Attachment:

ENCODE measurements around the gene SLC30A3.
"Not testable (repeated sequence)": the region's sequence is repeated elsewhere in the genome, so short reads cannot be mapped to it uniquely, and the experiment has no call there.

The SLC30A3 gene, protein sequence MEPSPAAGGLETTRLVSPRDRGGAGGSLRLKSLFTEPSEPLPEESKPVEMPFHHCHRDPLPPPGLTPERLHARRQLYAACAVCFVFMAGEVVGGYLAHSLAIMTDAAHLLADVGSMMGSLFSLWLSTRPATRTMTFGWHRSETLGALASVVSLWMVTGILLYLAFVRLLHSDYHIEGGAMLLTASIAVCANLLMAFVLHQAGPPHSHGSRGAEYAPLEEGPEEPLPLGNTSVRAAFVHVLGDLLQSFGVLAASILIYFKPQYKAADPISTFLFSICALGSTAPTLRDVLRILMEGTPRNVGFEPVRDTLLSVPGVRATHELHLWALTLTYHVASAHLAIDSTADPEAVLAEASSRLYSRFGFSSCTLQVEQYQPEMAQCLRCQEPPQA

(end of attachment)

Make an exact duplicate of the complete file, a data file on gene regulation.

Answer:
ENCODE measurements around the gene SLC30A3.
"Not testable (repeated sequence)": the region's sequence is repeated elsewhere in the genome, so short reads cannot be mapped to it uniquely, and the experiment has no call there.

The SLC30A3 gene, protein sequence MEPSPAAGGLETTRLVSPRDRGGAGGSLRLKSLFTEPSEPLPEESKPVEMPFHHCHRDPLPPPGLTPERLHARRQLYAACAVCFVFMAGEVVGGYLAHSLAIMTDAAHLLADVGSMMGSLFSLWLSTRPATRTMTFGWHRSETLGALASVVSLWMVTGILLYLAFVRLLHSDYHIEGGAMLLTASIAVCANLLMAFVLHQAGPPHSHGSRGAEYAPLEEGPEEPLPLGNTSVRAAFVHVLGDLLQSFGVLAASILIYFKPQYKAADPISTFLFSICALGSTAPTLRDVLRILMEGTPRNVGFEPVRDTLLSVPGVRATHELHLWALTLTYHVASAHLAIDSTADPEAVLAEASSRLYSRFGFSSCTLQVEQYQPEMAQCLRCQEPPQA